The Call of Cthulu, the tale of a horrifying underwater monster coming to life and threatening mankind, is H.P. Lovecraft's most famous and most widely popular tale, spawning an entire mythology, with the power to strike terror into the hearts of even the Great Old Ones.
Between these pages you will find things t…Read More »
An immortal story of love, adventure, chivalry, treachery and death. Le Morte D'Arthur is Sir Thomas Malory's unique and splendid version of the Arthurian legend. Mordred's treason, the knightly exploits of Tristan, Lancelot's fatally divided loyalties and his love for Guenever, the quest for the Holy Grail; all t…Read More »
Queen of the Black Coast is one of the original short stories about Conan the Cimmerian, written by American author Robert E. Howard and first published in Weird Tales magazine. It is set in the pseudo-historical Hyborian Age and concerns Conan becoming a notorious pirate and plundering the coastal villages of Kus…Read More »
Close on the heels of the magnificent With Fire and Sword and The Deluge, comes this impassioned tale of love, war, heroism, treason and betrayal, with which the great classic Trilogy of Poland's most popular 19th century writer is brought to an end. Fire in the Steppe is the final book of Sienkiewicz's litera…Read More »
In this entertaining collection of tales and autobiographical essays, London relates the days he spent on the road. Each story details an aspect of the hobo's life – from catching a train to cadging a meal. The wealth of experiences and the necessity of having to lie for a living brought depth London's subsequent s…Read More »
Dark prophecies and ominously symbolic events beset the romance of Edgar, Master of Ravenswood, and Lucy Ashton, daughter of the man who has displaced the ancient Ravenswood family from its ancestral home. Sir William Ashton, the wily and self-seeking Lord Keeper of the Great Seal of Scotland, has used his power to …Read More »
Charged with the task of engaging with the indigenous peoples of Nigeria during the colonial period, Sanders takes a no-nonsense approach that, though it may offend the sensibilities of current-day readers, is unquestionably effective. Offering readers an action-packed glimpse into a period of history that is often …Read More »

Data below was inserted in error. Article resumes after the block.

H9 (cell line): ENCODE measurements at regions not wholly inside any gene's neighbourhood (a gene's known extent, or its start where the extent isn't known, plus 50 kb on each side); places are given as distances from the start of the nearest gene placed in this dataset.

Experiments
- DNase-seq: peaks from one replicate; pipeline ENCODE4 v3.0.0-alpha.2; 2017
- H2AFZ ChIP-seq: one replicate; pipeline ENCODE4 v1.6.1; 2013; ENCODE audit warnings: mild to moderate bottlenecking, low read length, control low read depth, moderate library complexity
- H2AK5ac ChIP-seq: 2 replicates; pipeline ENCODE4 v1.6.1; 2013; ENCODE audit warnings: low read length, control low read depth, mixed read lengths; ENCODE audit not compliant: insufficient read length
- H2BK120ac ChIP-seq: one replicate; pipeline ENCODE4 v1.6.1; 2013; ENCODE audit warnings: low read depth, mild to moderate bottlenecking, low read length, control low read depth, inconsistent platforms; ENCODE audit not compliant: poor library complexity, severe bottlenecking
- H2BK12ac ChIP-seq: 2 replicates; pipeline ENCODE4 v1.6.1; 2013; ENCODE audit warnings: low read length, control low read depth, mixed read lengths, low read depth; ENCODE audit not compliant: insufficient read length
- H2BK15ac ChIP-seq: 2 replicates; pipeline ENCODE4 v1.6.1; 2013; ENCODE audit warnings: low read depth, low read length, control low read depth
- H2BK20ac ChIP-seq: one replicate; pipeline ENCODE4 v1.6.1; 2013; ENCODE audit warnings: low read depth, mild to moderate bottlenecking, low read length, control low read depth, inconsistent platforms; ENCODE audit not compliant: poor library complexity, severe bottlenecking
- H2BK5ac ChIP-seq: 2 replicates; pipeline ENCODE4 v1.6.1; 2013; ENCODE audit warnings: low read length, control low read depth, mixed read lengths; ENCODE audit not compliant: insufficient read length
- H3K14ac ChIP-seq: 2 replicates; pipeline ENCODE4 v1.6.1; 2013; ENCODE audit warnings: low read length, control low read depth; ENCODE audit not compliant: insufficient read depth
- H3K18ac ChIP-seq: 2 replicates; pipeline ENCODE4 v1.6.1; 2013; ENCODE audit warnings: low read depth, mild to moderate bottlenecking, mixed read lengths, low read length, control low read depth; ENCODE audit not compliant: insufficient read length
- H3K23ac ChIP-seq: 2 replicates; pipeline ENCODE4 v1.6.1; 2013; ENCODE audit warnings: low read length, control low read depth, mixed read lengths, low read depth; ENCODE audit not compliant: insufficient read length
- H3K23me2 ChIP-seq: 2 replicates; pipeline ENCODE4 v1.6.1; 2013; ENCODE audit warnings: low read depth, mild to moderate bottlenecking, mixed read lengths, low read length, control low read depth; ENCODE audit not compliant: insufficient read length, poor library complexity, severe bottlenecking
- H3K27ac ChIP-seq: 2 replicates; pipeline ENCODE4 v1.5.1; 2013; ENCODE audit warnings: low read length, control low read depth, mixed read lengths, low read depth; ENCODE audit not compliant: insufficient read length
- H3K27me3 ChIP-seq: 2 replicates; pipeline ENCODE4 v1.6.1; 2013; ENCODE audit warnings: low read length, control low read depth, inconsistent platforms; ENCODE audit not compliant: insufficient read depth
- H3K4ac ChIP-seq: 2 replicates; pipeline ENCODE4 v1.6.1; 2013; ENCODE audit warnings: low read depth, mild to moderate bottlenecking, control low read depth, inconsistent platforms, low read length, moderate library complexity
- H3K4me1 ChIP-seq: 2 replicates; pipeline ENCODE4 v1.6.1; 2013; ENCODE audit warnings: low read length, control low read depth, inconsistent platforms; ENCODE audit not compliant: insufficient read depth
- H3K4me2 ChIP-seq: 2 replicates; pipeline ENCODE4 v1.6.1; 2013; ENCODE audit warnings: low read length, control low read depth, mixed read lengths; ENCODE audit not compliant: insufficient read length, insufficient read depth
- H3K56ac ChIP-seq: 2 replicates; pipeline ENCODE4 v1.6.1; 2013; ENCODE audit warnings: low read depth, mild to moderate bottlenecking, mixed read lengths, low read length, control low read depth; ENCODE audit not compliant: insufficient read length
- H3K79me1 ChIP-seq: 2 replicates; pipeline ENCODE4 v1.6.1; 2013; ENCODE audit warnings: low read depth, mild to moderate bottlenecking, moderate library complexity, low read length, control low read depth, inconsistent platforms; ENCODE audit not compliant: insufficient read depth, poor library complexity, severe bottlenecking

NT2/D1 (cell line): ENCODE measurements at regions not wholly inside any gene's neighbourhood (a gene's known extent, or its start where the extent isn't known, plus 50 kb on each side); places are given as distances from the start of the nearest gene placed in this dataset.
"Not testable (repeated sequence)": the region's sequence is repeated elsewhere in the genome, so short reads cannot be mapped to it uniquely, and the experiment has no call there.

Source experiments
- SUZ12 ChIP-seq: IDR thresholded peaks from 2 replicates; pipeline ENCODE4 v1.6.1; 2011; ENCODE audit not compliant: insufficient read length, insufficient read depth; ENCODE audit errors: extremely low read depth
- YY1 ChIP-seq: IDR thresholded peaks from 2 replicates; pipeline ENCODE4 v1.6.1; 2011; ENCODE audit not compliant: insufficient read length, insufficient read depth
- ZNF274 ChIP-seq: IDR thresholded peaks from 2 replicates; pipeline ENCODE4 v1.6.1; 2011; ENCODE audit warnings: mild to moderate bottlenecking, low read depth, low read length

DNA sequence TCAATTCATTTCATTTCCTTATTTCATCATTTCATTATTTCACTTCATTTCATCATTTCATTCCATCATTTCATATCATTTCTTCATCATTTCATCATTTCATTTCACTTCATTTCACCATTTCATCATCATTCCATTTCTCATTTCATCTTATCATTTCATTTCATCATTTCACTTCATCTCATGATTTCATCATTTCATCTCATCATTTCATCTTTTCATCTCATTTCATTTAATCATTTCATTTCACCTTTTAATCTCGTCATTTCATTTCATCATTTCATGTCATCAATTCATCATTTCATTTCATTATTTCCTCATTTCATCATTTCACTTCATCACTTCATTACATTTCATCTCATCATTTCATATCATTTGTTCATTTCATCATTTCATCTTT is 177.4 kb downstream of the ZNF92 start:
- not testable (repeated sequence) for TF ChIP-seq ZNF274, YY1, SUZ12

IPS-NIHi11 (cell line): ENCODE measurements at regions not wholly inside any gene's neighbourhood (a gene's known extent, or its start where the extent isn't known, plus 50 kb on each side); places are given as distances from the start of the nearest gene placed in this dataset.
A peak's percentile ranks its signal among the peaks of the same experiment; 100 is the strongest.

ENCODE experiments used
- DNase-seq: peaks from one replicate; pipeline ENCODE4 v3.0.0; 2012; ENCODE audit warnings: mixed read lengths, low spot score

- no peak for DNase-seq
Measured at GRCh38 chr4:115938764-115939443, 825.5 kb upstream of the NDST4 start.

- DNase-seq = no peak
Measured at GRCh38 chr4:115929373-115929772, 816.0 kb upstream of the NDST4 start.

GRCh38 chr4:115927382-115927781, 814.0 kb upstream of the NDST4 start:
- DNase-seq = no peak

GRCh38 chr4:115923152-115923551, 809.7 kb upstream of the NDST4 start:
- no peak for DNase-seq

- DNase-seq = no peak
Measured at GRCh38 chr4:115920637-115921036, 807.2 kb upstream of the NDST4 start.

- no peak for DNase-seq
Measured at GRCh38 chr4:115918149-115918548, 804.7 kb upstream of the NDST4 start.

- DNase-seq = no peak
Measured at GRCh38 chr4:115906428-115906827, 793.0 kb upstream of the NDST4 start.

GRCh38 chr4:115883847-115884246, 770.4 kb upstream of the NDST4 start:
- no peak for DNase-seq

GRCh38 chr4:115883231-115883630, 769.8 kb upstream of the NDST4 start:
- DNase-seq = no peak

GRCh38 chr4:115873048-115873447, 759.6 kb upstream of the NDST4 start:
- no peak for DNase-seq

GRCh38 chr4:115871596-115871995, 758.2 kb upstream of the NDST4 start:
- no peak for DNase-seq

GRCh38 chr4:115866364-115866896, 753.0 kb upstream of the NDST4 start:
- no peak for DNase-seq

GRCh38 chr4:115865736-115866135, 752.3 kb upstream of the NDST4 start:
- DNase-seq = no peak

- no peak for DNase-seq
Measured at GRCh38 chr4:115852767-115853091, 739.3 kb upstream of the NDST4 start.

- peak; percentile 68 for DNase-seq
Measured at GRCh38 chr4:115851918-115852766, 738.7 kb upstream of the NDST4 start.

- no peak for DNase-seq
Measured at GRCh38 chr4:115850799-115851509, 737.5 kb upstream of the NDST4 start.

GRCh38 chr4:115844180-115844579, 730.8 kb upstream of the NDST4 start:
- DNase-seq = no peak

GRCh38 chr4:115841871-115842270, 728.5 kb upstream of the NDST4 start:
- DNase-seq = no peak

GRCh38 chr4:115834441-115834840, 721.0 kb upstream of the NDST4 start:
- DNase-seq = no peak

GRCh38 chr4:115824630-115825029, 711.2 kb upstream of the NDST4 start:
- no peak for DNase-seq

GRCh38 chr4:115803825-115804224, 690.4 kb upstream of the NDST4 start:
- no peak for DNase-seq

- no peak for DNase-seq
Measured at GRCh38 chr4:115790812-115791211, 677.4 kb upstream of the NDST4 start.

The Golden Bowl is an intense, involved study of marriage, adultery and family ties. The central characters are a man and his daughter and James delves into their consciousness to explore the complexity of their relationship to each other and their respective spouses. The novel is often considered the completion of …Read More »
Sara Stanley is only fourteen, but she can weave tales that are impossible to resist. In the charming town of Carlisle, children and grown-ups alike flock from miles around to hear her spellbinding tales. And when Bev King and his younger brother Felix arrive for the summer, they, too, are captivated by the Story Gi…Read More »
An ode to the power of nicotine, by the Scottish novelist and dramatist, best known for inventing the character of Peter Pan. My Lady Nicotine is one of his earlier works. Focusing on his days as a smoker, J. M. Barrie takes us through his life as a smoker to his last pipe as he begins his non-smoking days. Barrie…Read More »
In the mood for a thought-provoking read from the golden age of science fiction? Dip into Arm of the Law from mid-century SF virtuoso Harry Harrison. In this tale, Harrison recounts an experiment in robotic law enforcement that goes awry – with an array of horrifying unforeseen consequences.
Selected by Austin Dobson from Ballads and Lyrics of Old France, Ballades in Blue China, and from verses previously unprinted or not collected.
If you have a soft spot for Eleanor H. Porter's beloved novel Pollyanna, you should definitely add Just David to your reading list. Written just a few years after Porter penned her best-known work, this emotionally resonant and uplifting tale mines many of the same themes, albeit from a starkly different vantage-poi…Read More »
Quartermain (the main character from the many adventures found in the Alan Quartermain series) was a progressive Victorian big game hunter in Africa who championed the cause of the natives. Although Haggard often portrays Quatermain as being racist (at least in…Read More »
The fourth of the Barsetshire Chronicles, Framley Parsonage was published to wide acclaim and has always been one of Trollope's most popular novels. In it the values of a Victorian clergyman Mark Robarts, are put to the test. Through a combination of naivety and social ambition, Robarts is compromised and brought to…Read More »